Partial scholarships are offered to legally blind young people striving to obtain a college education. Scholarships are given on a limited basis to those who qualify.
The Immune Deficiency Foundation is honored to award scholarships to undergraduate students living with primary immunodeficiency diseases who plan on completing their secondary education. The Eric Marder Scholarship Program is open to patients with a primary immunodeficiency as classified by the World Health Organization and is intended for undergraduate students attending or entering college or a technical training school. The Eric Marder Scholarship Program of the Immune Deficiency Foundation is made possible by donations to a scholarship fund to honor Eric Marder, a vibrant young man whose life was cut short at the age of 28 by complications of Common Variable Immune Deficiency. This scholarship program not only honors Eric's memory, it also helps students who also have primary immunodeficiency diseases attend college and pursue their dreams. The scholarship deadline will be March 31, 2009.
Free application for Federal Student Aid.
The Dale M. Schoettler Scholarship for Visually Impaired Students was established in 1991 for San Francisco State and San Jose State University students to receive a quality education in pursuit of a professional career in business, humanities, arts, and the sciences. After Mr. Schoettler’s death in 2001, the California State University received a $4.8 million bequest from his estate to expand the existing financial aid program for visually impaired students to all 23 CSU campuses. Mr. Schoettler, who himself was blind, was a businessman from Mountain View, California.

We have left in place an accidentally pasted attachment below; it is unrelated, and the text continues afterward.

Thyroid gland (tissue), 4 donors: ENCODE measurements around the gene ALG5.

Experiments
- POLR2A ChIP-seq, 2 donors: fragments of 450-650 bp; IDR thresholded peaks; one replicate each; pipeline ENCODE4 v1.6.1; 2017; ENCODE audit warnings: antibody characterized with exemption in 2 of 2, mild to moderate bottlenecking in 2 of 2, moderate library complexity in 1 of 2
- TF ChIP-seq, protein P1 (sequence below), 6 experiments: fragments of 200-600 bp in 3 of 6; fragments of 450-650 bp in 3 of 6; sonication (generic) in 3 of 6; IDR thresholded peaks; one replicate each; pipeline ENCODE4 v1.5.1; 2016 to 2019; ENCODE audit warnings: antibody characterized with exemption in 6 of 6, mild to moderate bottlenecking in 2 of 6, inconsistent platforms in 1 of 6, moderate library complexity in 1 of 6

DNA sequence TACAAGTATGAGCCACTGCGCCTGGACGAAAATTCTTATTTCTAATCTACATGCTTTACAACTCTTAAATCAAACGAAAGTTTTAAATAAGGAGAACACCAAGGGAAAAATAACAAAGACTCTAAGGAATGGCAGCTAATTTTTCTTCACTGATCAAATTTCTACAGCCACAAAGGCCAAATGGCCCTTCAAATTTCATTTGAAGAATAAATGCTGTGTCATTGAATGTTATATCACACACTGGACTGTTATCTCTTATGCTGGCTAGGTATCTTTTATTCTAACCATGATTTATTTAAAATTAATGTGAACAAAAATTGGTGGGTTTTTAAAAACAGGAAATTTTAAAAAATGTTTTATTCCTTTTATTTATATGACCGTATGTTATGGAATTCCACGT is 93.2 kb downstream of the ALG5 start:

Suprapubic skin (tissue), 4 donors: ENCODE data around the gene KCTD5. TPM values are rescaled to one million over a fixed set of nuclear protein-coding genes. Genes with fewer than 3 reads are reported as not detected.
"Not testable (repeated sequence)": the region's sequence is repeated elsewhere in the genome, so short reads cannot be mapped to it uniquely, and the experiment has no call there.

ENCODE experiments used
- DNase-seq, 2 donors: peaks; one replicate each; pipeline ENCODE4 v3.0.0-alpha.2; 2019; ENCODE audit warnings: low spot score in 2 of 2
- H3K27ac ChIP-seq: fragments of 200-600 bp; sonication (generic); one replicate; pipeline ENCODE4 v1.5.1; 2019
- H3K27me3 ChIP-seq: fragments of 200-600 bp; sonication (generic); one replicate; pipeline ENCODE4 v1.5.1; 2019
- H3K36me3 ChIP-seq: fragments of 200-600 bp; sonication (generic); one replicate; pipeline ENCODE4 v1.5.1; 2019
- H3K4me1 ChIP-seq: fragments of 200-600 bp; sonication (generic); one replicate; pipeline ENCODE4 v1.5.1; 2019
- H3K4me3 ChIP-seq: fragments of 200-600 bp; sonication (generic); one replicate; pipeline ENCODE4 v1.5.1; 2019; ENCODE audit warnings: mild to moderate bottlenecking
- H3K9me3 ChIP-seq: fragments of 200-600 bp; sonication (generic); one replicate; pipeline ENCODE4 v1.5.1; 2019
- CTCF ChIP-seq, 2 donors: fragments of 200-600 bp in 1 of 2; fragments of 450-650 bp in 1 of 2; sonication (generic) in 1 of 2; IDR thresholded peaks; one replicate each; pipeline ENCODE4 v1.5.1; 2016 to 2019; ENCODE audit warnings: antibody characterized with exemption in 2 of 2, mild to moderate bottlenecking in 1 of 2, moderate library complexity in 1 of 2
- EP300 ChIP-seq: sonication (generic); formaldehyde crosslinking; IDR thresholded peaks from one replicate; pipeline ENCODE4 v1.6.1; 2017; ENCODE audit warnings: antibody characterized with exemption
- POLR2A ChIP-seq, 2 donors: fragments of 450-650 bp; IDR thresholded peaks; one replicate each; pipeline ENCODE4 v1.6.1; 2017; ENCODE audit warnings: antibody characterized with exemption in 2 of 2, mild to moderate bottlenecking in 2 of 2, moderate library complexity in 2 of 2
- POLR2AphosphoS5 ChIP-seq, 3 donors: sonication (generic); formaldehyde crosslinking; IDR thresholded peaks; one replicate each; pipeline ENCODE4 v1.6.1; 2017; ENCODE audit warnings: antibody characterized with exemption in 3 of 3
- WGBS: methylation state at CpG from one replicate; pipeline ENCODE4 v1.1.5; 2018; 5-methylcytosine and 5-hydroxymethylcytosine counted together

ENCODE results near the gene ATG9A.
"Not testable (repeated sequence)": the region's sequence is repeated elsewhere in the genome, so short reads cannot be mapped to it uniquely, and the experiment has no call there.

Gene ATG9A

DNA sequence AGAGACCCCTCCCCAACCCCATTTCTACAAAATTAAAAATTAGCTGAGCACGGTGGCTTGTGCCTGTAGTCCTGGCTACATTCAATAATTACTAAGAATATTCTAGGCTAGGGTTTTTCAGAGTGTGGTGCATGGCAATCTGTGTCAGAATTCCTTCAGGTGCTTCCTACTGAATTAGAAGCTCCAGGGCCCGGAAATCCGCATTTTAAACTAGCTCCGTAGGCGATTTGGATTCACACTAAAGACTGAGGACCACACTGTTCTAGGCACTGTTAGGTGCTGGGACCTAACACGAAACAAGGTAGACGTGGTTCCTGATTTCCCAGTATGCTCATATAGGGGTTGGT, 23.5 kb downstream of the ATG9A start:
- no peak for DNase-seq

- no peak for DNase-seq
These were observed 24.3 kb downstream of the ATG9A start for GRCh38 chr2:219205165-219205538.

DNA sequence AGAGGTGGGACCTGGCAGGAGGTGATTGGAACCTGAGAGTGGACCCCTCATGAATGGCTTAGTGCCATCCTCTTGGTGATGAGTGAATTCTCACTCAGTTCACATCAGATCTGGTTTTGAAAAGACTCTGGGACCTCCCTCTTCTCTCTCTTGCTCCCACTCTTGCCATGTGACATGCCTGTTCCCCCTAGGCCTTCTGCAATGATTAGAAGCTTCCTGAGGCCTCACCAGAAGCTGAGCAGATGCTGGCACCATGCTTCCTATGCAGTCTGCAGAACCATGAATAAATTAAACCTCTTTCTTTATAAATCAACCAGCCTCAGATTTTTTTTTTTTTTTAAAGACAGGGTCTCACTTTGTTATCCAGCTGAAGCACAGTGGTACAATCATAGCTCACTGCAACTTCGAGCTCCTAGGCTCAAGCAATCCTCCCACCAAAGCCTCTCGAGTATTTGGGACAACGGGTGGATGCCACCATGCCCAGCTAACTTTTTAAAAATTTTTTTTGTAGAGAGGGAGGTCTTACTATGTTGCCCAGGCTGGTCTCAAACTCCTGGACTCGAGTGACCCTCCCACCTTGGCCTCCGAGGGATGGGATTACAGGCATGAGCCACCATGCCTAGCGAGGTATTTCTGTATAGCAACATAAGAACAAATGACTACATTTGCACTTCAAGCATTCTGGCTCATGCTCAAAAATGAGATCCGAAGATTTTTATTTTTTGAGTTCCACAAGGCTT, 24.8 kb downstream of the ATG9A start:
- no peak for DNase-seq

FindTuition.com is your TOTAL resource for college money! Finding money for college can be a real challenge. At FindTuition.com, we're here to help you find the money you need from all available funding sources. From one of the largest scholarship search engines on the web to our student loan options, FindTuition.com is the place to get the money you need for your education.
The Anne Ford Scholarship is a $10,000 award given to a high school senior with an identified learning disability (LD) who is pursuing an undergraduate degree. The ideal candidate is a high school senior who has faced the challenges of having a learning disability; is committed to completing a college degree and setting career goals; has demonstrated perseverance; embraces new opportunities; has a well-rounded perspective shaped by experiences in school, in the community, and with family and friends; understands how LD affects his/her life and recognizes the importance of self-advocacy; believes in contributing to society in a way that increases the opportunities for individuals with learning disabilities; and will feel comfortable serving as a role model for others who struggle with LD.
Each year at its national convention in July, the NFB gives a broad array of thirty scholarships to recognize achievement by blind scholars. All applicants for these scholarships: